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Fungal endophthalmitis: Analysis of 730 consecutive eyes from seven tertiary eye care centers in India

Published:September 18, 2021DOI:https://doi.org/10.1016/j.oret.2021.09.006

      Abstract

      Purpose

      To evaluate the clinical and microbiological features of a large cohort of culture-confirmed fungal endophthalmitis across India.

      Design

      Cross-sectional hospital-based retrospective medical records review.

      Participants

      Seven large tertiary eye care centers from different regions of India.

      Methods

      The patient data were pooled from the electronic/physical medical records of each participating center. Fellowship-trained vitreoretinal specialists clinically managed all patients, and in-house microbiology laboratories performed all microbiology work-ups. The clinical and microbiology procedures were broadly uniform across all participating centers. The essential treatment consisted of vitreous surgery and intravitreal and systemic therapy with antifungal agents.

      Main Outcome Measures

      Clinical outcome by the causative event and causative fungus.

      Results

      In the 2005-2020 period, seven centers treated 3830 cases of culture-proven endophthalmitis, and 19.1% (n=730) were culture-confirmed fungal endophthalmitis. It included 46.9% postoperative (87.4% post-cataract surgery), 35.6% traumatic and 17.5% endogenous endophthalmitis. The fungi included 39.0% Aspergillus (high in central, east and south zones), 15.1% Candida (high in west zone), 15.9% Fusarium (high in north and west zone). The time to symptoms was between 1w-4w in more than a third of patients except in traumatic endophthalmitis. Less than half of patients had hypopyon on presentation. Presenting visual acuity (PVA) in most patients was <20/400. Nearly all patients needed a vitrectomy and an average of two intravitreal injections of antifungal agents. At least 10% of eyes needed therapeutic keratoplasty, and up to 7% of eyes were eviscerated. Following treatment, the final (best corrected) visual acuity (FVA) was > 20/400 in 30.5% (n= 222) eyes; > 20/40 in 7.9% (n=58) eyes; and 12% (n=88) eyes lost light perception. Post-hoc analysis showed significantly more males in traumatic than post-operative (p<0.0001) and endogenous (p = 0.001) endophthalmitis; higher isolation of Candida species in endogenous than post-operative (p = 0.004) and traumatic (p<0.0001) endophthalmitis, better PVA in eyes with Candida species infection (p<0.0001) and poorer FVA in eyes with Aspergillus species infection.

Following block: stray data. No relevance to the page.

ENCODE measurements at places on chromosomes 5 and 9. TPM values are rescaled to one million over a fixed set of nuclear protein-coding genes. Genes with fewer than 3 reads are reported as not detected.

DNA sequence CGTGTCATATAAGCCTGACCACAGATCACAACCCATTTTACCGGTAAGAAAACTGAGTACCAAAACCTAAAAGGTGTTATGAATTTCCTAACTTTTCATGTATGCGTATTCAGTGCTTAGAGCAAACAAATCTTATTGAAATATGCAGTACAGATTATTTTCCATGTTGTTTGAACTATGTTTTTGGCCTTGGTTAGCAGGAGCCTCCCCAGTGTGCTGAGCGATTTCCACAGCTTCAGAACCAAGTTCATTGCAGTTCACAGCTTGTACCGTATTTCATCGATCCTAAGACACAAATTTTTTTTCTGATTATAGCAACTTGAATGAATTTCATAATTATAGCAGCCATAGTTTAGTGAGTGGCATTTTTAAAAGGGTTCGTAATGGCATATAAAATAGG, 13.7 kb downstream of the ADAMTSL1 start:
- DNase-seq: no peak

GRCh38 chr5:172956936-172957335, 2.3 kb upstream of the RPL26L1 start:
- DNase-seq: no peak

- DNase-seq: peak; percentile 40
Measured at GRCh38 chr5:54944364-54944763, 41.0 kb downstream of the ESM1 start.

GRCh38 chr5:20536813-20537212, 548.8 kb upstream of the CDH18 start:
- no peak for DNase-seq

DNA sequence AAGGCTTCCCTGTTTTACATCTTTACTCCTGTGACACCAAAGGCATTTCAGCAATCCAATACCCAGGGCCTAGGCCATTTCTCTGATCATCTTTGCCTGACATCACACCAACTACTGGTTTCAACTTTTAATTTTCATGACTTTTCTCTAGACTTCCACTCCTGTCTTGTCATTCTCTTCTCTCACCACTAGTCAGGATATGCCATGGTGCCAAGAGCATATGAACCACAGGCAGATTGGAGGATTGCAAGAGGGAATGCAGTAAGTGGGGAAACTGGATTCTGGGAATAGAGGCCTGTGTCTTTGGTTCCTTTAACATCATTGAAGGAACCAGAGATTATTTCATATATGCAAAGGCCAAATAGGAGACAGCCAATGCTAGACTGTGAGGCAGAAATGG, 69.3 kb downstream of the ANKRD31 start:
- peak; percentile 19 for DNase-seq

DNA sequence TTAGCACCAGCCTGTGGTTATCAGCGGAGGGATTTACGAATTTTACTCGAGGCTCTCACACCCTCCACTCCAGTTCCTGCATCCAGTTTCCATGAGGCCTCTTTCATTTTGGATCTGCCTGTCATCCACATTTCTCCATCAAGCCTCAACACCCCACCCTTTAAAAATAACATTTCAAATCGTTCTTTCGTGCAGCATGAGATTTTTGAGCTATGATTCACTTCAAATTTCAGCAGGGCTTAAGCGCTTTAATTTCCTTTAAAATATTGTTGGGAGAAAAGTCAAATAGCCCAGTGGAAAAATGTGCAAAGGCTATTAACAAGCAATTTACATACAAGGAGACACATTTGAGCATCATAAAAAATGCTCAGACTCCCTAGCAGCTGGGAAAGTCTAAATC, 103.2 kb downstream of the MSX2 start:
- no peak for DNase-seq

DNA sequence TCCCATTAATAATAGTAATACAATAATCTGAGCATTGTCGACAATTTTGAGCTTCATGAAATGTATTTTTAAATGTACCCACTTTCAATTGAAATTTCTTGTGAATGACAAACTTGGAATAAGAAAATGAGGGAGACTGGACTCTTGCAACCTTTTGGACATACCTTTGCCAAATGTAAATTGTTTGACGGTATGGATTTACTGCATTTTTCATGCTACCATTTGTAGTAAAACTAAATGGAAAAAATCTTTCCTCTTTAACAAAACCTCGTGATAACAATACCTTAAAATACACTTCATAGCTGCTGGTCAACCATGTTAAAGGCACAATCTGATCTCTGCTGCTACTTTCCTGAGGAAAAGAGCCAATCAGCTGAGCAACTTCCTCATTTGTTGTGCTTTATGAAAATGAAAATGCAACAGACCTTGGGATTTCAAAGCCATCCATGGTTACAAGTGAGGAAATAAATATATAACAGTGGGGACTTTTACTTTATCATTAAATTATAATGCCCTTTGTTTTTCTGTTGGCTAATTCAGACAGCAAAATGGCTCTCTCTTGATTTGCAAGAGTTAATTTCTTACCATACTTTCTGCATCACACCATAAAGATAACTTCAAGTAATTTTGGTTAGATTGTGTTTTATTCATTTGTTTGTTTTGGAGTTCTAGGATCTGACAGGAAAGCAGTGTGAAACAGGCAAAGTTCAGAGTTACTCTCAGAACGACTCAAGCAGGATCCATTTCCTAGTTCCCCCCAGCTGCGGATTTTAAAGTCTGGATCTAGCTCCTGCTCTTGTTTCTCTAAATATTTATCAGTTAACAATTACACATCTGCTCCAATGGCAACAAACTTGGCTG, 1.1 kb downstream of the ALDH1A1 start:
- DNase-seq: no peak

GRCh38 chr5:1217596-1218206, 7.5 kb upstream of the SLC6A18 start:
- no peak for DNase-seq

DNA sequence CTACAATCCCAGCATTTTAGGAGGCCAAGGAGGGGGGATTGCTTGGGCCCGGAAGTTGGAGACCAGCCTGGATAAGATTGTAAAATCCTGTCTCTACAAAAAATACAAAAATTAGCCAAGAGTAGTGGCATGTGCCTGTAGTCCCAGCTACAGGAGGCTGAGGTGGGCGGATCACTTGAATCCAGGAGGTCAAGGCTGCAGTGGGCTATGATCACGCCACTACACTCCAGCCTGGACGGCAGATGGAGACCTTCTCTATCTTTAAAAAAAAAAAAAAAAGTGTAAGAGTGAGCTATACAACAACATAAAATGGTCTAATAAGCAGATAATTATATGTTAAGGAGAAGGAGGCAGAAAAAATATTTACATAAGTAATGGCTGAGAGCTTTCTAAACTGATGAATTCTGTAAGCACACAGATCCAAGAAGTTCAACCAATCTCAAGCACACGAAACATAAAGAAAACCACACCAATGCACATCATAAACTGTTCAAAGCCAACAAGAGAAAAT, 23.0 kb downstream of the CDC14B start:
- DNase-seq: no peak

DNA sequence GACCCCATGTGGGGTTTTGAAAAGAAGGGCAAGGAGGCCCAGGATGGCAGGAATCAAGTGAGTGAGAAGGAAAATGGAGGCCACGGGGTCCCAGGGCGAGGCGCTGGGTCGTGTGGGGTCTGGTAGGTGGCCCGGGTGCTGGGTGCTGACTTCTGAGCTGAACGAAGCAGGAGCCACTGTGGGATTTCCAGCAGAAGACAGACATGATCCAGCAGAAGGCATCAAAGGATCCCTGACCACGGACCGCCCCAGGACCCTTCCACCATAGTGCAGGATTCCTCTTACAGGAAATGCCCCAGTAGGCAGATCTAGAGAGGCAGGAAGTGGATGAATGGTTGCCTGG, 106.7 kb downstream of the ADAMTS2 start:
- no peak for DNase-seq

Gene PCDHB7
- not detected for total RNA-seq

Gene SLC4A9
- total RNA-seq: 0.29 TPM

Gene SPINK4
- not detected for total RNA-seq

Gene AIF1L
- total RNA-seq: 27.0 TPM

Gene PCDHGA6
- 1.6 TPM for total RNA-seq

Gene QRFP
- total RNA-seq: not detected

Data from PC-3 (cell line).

Conclusions

      Fungal endophthalmitis is not uncommon in India. The inclusion of antifungal agents with antibiotics as the first empirical intravitreal therapy before microbiological confirmation could be considered when fungal infection is suspected,

      Acronyms and Abbreviations:

      CFW (Calcofluor white), FVA (Final visual acuity), HM (Hand motions), KOH (Potassium hydroxide), LCB (Lactophenol cotton blue), LP (Light perception), PDA (Potato dextrose agar), PVA (Presenting visual acuity), SDA (Sabouraud’s dextrose agar), TPK (Therapeutic penetrating keratoplasty)
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